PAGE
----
By contrast, my next experience working with a board was extensively hands-on. As a volunteer, I was responsible for several aspects of our non-profit programs which left me overworked and burned-out. I was perpetually occupied by tasks that demanded my focus and was unable to give attention to the broader goals and changes that I wished to bring within the organization. Moreover, we often struggled with a lack of funds and could never advance beyond day-to-day commitments. Unlike my previous experience, this engagement allowed my involvement, but to such an extent that I was left with no resources to truly make a difference.
I maintained my involvement with non-profits as Public Affairs Manager to explore the staff side of things. In this capacity, I had the opportunity to work alongside a variety of Executive Directors, Presidents (paid senior leader of staff), CEOs and CEOs to oversee activities at the organization. Working closely with them gave me the unique opportunity to observe and gain insights into the challenges that they typically faced.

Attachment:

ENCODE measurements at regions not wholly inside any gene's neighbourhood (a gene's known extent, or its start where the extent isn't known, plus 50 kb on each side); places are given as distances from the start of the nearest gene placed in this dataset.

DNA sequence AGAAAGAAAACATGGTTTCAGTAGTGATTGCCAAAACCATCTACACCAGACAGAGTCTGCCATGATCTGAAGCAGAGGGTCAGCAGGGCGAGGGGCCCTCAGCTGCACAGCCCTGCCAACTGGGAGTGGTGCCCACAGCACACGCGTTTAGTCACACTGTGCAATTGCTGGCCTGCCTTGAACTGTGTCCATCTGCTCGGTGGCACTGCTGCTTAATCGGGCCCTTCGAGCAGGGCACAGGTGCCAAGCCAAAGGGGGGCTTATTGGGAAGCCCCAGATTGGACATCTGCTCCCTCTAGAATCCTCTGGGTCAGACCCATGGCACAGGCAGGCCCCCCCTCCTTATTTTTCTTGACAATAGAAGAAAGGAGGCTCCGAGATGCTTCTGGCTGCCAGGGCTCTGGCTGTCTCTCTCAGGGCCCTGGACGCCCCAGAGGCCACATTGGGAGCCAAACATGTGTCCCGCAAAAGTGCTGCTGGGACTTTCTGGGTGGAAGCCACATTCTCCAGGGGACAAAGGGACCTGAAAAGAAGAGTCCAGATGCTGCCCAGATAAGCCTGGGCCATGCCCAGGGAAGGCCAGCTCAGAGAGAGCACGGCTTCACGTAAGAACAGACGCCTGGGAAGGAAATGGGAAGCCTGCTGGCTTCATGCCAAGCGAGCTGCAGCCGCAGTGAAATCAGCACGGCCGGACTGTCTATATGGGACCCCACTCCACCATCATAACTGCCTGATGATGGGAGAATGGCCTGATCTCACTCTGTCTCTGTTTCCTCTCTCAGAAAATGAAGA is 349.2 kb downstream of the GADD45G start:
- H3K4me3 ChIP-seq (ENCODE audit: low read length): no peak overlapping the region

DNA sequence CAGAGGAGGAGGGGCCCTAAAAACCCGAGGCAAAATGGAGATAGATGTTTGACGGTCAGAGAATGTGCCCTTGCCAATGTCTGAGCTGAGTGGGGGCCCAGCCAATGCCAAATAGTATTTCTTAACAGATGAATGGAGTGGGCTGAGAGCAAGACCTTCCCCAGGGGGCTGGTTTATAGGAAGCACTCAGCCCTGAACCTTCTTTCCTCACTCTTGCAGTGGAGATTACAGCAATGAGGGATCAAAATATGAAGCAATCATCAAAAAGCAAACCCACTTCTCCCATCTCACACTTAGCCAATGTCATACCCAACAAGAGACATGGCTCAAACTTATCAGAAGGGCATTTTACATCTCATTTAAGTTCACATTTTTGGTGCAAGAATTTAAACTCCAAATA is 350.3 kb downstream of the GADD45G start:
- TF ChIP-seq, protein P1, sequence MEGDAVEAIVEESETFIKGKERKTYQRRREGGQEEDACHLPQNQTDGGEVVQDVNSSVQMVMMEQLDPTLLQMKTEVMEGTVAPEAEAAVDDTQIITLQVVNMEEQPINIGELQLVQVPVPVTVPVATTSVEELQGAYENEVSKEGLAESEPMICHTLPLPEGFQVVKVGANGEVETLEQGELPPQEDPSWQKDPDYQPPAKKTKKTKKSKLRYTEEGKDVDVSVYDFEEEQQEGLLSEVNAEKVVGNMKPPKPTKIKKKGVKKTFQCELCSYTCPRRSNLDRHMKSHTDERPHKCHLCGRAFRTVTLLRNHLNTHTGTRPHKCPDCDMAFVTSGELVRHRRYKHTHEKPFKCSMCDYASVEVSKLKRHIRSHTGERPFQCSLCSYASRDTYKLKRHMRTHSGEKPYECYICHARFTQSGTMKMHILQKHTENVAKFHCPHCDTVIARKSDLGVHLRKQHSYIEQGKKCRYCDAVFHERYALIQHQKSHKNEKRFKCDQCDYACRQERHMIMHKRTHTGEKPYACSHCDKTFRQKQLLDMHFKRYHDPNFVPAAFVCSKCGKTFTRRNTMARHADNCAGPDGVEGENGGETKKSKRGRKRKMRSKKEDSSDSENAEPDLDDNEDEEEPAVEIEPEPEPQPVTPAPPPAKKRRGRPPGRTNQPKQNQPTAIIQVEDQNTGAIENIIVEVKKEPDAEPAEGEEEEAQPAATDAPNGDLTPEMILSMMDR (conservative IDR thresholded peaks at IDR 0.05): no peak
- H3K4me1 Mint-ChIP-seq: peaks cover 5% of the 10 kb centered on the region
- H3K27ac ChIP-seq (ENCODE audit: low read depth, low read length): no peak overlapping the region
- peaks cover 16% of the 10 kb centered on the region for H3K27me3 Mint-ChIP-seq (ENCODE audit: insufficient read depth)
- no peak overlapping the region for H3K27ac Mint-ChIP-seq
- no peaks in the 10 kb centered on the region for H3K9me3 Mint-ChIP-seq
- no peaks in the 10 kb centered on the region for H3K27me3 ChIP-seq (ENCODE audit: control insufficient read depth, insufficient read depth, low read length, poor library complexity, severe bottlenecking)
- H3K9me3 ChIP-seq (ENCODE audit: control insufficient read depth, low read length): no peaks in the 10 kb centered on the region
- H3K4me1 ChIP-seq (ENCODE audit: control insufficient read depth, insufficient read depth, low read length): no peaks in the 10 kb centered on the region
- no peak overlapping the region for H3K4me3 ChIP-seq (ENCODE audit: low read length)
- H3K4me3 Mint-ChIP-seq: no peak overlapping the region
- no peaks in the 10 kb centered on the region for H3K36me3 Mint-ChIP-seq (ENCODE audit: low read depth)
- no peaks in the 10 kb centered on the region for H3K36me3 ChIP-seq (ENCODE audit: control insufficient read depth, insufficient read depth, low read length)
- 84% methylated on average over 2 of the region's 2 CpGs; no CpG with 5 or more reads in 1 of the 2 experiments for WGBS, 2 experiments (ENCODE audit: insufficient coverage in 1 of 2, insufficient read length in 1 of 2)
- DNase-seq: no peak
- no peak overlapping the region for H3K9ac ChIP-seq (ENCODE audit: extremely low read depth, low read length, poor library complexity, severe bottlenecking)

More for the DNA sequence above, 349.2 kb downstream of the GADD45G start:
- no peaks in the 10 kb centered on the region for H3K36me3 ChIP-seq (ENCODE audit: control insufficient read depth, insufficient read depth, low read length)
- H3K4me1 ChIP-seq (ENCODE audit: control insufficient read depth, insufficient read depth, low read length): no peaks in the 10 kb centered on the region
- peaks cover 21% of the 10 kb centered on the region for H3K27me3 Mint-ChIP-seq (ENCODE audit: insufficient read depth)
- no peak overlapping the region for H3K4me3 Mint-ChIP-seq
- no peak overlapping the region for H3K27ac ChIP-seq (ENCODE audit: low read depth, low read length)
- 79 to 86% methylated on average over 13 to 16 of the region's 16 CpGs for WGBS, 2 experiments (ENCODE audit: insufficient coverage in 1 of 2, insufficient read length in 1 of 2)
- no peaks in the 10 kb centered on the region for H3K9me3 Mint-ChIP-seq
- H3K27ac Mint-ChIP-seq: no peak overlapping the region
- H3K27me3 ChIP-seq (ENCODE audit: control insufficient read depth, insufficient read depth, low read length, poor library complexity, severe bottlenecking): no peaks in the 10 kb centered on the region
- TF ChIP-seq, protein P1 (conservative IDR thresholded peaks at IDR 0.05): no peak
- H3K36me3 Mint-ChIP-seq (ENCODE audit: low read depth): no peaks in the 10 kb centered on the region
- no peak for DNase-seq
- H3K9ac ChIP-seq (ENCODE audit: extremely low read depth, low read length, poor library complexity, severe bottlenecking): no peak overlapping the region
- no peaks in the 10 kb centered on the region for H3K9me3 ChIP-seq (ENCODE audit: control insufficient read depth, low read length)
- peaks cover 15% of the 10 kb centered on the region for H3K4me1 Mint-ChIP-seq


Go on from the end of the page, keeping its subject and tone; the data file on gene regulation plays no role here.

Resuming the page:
Over time, I advanced in my credentials, designations and responsibilities to assume the role of Communications Consultant, wherein I collaborated with managers, leaders, and staff members of nonprofits. It was during this tenure that I was exposed to the conflict and misunderstandings arising from different board personalities.